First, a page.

Microsoft announced at Gamescom 2015 that it's getting close to checking off another item high up on the wishlist at the Xbox Feedback site. The Xbox One's OneGuide will finally be updated with a DVR to go along with the OTA (Over The Air) TV tuner Microsoft introduced for the console earlier this year.

Now, Xbox One owners will have the ability to record OTA broadcast while they're playing a game, on the go or temporarily relieved of control of the living room. 

"From your Xbox One, you can stream recorded TV shows to other devices, either via the Xbox app on Windows 10, or through Xbox SmartGlass for iOS and Android," Microsoft says. "Even better, you can also download shows to your Windows 10 phone, PC or tablet so you can watch them on an airplane, on a bus - really anywhere - even without an Internet connection."

While away from their consoles, Xbox One owners can still schedule and reschedule recordings via the Xbox App on a Windows 10 device, including Windows 10 mobile hardware, or by using the Xbox SmartGlass app on their Android and iOS mobile devices. Remote users can add, edit and review scheduled recordings from any of the aforementioned devices.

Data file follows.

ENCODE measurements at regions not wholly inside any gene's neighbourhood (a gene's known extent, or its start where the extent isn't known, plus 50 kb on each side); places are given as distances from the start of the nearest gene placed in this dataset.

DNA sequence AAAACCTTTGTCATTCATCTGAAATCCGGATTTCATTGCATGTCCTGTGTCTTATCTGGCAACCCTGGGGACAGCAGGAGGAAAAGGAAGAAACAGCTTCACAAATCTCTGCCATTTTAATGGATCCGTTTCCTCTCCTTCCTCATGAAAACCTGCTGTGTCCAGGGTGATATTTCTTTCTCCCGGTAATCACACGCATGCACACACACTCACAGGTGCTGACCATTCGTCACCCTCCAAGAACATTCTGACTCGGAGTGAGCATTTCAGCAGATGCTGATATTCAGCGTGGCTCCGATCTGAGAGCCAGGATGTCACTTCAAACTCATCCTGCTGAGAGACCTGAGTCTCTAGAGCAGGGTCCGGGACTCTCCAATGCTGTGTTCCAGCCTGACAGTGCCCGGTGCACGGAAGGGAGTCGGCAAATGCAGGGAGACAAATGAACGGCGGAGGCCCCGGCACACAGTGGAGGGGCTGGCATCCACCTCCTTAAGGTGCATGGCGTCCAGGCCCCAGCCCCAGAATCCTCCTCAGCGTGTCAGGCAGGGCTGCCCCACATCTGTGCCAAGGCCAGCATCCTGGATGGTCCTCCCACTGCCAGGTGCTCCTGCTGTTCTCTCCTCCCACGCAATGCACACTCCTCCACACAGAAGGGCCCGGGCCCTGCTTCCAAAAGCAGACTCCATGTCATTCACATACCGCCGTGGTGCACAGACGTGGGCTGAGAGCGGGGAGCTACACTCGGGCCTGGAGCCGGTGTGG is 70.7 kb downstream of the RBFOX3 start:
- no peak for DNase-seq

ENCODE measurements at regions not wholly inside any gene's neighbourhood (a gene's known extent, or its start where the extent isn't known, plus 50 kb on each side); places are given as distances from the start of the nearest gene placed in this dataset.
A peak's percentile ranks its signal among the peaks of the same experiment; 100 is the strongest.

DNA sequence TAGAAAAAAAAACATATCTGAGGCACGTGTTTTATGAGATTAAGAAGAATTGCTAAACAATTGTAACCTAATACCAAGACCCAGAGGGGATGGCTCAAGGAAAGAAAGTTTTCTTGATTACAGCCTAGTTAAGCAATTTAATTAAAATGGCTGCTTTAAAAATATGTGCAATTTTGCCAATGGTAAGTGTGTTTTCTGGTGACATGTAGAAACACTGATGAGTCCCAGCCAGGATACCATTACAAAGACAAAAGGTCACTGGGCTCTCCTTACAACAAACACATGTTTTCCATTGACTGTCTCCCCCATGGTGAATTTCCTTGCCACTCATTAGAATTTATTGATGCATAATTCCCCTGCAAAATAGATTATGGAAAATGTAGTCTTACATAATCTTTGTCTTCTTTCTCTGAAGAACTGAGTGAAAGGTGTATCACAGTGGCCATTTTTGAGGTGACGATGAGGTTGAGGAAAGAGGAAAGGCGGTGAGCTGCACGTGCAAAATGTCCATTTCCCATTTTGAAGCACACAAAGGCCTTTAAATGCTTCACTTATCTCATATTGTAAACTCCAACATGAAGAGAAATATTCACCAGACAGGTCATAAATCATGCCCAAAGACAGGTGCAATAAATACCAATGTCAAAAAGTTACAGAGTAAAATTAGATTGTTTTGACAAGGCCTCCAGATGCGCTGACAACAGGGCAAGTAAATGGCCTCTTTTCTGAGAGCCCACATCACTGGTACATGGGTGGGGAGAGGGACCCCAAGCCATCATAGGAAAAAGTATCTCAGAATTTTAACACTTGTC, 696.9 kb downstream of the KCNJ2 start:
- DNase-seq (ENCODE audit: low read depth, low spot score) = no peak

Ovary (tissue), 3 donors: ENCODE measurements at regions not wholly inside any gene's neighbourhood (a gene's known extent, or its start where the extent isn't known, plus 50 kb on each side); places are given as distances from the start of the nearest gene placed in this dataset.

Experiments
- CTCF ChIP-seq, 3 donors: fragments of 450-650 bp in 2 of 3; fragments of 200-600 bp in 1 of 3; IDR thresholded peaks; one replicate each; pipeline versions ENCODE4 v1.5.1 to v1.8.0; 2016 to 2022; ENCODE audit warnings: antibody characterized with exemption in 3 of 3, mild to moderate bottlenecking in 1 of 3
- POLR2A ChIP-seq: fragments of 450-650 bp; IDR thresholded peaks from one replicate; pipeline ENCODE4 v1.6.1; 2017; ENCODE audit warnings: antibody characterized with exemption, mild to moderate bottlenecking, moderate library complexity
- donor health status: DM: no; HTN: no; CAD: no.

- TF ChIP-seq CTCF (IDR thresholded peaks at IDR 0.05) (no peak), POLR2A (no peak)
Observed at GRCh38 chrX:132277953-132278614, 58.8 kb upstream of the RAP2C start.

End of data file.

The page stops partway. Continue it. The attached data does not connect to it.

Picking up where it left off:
And while it'd be nice to have DVR capabilities before this upcoming football season, this year isn't the year for it as the feature will be deployed at some point in 2016.

"We're looking forward to bringing you this feature as a subscription-free service in 2016.* Stay tuned for more," says Microsoft. "After purchasing the necessary hardware, there are no monthly service fees for OneGuide or over-the-air DVR services." 

The DVR service was the only intriguing Xbox One feature to be overshadowed by a first-party filled Xbox presentation at Gamescom. Microsoft announced that backwards compatibility will finally launch in November and Xbox Chief Phil Spencer later explained why some big publishers such as Konami and Take Two Interactive have no game in the back catalog just yet.

"We're having great conversations with all the publishers about backward compatibility," said Spencer. "It's really been a good time for something like backwards compatibility to come around, because so many of the publishers have built more service-based games where they're able to find a business opportunity in the longevity of games." 

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